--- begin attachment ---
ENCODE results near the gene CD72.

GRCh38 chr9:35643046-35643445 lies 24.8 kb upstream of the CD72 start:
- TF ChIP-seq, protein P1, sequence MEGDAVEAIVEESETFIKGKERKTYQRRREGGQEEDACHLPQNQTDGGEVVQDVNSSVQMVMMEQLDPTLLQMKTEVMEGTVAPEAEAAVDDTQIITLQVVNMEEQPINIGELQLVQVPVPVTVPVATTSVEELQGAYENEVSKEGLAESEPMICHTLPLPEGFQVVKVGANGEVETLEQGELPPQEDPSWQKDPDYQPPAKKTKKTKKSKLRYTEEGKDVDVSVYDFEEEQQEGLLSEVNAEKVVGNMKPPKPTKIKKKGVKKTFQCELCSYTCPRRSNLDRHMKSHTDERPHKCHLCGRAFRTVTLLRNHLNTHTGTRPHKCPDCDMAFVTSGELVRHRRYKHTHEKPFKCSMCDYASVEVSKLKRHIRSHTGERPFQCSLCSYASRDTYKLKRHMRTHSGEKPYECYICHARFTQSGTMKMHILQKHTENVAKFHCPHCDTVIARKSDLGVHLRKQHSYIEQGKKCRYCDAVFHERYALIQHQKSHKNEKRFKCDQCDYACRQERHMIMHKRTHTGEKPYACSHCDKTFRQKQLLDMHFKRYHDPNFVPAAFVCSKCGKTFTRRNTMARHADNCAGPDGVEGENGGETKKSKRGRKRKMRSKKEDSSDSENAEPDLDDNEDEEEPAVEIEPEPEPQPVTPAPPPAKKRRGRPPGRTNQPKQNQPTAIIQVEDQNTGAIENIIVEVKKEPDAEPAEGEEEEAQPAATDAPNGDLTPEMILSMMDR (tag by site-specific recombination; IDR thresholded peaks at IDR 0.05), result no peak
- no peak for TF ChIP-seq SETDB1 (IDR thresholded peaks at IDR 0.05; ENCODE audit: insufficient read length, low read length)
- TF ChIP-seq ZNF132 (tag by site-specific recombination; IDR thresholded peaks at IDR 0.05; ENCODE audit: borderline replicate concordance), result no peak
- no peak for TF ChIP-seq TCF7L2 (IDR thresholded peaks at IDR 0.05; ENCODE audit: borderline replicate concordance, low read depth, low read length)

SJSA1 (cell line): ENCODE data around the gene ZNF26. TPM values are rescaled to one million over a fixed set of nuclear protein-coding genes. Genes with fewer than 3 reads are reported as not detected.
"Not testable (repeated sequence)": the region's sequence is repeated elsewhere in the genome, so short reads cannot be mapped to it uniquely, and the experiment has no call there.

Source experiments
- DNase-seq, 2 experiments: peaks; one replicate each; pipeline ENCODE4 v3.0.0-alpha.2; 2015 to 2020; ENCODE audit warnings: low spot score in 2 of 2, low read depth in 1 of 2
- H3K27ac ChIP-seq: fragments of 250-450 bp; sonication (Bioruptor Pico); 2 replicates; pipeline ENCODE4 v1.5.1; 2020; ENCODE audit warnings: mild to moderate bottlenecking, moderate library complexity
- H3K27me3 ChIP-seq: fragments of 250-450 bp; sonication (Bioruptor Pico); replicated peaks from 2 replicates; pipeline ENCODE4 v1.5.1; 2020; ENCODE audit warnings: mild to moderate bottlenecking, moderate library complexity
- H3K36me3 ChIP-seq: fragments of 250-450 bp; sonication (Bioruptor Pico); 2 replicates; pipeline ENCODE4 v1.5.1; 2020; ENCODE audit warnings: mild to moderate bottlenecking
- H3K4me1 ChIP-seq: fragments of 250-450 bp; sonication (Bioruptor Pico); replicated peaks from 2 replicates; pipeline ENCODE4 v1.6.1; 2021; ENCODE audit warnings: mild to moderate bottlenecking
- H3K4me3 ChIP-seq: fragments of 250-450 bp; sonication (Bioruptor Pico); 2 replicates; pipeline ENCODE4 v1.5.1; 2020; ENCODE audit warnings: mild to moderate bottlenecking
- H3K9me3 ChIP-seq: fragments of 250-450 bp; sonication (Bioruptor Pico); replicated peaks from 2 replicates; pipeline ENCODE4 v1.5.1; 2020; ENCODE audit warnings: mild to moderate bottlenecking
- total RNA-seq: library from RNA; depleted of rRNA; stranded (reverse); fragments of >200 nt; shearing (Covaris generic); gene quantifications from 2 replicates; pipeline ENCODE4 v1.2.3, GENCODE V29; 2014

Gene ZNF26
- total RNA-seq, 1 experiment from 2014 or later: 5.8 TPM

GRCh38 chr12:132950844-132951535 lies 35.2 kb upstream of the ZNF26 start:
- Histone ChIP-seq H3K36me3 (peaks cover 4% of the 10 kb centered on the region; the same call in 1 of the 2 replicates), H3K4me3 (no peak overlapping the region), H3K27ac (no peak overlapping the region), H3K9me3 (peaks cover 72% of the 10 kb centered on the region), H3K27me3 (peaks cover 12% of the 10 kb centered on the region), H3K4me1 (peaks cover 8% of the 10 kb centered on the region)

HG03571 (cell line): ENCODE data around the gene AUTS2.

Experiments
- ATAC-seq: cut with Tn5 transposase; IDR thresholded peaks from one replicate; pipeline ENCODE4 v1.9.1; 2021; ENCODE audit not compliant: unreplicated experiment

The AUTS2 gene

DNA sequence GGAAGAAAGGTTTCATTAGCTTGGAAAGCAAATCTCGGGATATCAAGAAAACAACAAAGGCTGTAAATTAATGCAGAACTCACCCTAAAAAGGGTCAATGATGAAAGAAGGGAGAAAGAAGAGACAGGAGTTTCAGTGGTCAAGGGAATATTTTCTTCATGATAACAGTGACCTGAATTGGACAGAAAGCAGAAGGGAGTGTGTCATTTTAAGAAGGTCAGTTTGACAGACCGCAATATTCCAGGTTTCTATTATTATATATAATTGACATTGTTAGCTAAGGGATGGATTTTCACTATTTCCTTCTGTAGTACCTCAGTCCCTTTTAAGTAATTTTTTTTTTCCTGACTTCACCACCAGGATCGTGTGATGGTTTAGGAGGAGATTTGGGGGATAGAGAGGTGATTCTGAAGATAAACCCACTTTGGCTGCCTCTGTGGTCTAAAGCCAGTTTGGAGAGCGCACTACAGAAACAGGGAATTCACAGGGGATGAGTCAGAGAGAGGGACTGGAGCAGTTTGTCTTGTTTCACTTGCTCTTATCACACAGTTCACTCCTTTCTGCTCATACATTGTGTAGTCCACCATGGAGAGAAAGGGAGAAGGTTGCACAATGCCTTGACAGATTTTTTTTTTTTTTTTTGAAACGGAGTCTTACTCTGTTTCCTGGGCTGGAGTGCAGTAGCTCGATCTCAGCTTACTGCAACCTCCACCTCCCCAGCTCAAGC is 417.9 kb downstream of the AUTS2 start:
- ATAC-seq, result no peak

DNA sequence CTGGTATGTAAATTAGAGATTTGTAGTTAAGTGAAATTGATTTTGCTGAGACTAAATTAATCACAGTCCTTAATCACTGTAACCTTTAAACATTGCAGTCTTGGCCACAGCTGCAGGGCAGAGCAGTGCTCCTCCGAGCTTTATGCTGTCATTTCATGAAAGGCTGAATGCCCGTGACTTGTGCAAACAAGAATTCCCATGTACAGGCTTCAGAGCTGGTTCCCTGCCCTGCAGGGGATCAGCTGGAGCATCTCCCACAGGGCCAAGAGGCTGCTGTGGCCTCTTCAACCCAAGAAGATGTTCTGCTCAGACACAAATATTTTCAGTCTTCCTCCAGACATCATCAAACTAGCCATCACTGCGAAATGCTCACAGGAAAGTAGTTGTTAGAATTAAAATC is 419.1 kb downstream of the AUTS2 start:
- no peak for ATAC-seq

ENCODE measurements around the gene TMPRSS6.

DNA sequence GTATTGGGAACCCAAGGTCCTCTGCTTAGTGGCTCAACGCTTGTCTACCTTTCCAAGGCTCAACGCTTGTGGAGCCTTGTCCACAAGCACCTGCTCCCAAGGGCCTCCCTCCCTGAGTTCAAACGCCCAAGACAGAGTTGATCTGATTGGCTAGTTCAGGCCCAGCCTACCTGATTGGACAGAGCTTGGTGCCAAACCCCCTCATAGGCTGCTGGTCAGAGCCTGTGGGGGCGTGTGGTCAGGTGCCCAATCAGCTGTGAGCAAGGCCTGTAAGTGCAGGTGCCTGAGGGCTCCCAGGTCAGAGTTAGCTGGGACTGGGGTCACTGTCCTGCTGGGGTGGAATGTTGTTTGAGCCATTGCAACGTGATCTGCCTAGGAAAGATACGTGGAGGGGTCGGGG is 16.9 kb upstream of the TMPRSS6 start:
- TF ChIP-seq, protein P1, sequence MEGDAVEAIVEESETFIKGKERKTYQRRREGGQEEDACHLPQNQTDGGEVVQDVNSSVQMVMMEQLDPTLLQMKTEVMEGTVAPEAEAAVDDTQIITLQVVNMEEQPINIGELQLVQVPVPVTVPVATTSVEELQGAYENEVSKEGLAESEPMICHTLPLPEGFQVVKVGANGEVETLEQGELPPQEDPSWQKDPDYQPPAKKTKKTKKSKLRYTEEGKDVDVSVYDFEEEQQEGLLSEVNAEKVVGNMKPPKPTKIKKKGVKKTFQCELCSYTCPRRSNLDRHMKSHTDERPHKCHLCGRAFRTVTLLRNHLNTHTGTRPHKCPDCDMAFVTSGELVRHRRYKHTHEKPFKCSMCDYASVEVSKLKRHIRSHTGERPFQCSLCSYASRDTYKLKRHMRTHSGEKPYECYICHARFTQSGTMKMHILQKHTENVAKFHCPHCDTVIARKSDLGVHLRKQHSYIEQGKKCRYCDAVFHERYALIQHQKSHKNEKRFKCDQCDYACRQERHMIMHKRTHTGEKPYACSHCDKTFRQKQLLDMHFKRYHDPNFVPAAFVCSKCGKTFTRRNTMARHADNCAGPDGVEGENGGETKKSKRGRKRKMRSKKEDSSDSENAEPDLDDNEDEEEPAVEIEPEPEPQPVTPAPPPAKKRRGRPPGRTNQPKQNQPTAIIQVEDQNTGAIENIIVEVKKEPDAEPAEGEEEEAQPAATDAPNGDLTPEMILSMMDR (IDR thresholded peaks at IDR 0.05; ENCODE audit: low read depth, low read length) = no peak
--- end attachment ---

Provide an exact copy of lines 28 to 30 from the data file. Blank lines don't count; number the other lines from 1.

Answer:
DNA sequence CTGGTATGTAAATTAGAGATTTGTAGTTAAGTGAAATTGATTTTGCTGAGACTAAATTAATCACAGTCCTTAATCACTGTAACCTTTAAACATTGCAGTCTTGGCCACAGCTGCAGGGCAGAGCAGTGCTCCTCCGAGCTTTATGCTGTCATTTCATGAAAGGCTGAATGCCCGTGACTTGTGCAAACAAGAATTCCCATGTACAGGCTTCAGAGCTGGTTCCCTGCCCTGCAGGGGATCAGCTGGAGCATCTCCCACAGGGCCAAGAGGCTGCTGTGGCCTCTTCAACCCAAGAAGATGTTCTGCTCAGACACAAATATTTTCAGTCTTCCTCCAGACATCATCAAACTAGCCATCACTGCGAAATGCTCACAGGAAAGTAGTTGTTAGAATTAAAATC is 419.1 kb downstream of the AUTS2 start:
- no peak for ATAC-seq

ENCODE measurements around the gene TMPRSS6.